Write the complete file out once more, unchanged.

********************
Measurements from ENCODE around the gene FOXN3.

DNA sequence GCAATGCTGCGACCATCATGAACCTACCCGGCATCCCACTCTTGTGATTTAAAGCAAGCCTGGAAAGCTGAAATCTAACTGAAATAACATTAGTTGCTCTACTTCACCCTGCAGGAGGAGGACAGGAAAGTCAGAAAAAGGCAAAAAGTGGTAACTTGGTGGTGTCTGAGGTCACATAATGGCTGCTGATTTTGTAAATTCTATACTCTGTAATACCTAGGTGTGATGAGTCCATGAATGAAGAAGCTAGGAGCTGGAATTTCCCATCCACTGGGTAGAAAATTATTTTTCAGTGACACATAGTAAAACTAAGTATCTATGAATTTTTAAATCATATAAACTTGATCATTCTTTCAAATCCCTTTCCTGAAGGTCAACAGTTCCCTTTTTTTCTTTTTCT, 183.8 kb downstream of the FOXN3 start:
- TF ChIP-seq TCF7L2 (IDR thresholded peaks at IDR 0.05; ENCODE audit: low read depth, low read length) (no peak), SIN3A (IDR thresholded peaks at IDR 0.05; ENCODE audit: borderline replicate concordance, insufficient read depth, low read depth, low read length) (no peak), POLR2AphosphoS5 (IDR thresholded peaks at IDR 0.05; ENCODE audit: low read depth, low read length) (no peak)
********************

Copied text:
Measurements from ENCODE around the gene FOXN3.

DNA sequence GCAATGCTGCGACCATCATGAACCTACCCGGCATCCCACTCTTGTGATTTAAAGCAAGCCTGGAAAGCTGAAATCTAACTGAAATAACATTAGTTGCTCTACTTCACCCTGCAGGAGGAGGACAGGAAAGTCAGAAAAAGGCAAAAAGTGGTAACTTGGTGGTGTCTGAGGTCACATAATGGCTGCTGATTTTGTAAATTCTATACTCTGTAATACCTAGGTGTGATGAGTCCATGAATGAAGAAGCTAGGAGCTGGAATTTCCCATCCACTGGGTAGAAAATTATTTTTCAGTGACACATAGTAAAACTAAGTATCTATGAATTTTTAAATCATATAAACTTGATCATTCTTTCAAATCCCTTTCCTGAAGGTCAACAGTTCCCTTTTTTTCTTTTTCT, 183.8 kb downstream of the FOXN3 start:
- TF ChIP-seq TCF7L2 (IDR thresholded peaks at IDR 0.05; ENCODE audit: low read depth, low read length) (no peak), SIN3A (IDR thresholded peaks at IDR 0.05; ENCODE audit: borderline replicate concordance, insufficient read depth, low read depth, low read length) (no peak), POLR2AphosphoS5 (IDR thresholded peaks at IDR 0.05; ENCODE audit: low read depth, low read length) (no peak)